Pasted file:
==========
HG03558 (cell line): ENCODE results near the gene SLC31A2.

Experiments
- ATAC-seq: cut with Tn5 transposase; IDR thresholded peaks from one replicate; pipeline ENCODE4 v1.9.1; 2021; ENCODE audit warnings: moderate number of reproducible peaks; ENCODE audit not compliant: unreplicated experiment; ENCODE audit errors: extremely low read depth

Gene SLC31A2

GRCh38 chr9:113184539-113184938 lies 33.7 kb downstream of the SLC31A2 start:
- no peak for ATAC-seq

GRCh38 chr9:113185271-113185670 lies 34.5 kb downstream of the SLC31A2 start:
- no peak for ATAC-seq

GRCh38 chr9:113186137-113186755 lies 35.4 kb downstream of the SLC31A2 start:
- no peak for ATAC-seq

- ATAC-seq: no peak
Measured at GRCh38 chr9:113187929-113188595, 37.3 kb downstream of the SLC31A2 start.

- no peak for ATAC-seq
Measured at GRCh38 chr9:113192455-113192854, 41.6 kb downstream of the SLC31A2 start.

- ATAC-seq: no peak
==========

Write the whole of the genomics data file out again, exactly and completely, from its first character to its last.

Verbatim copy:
HG03558 (cell line): ENCODE results near the gene SLC31A2.

Experiments
- ATAC-seq: cut with Tn5 transposase; IDR thresholded peaks from one replicate; pipeline ENCODE4 v1.9.1; 2021; ENCODE audit warnings: moderate number of reproducible peaks; ENCODE audit not compliant: unreplicated experiment; ENCODE audit errors: extremely low read depth

Gene SLC31A2

GRCh38 chr9:113184539-113184938 lies 33.7 kb downstream of the SLC31A2 start:
- no peak for ATAC-seq

GRCh38 chr9:113185271-113185670 lies 34.5 kb downstream of the SLC31A2 start:
- no peak for ATAC-seq

GRCh38 chr9:113186137-113186755 lies 35.4 kb downstream of the SLC31A2 start:
- no peak for ATAC-seq

- ATAC-seq: no peak
Measured at GRCh38 chr9:113187929-113188595, 37.3 kb downstream of the SLC31A2 start.

- no peak for ATAC-seq
Measured at GRCh38 chr9:113192455-113192854, 41.6 kb downstream of the SLC31A2 start.

- ATAC-seq: no peak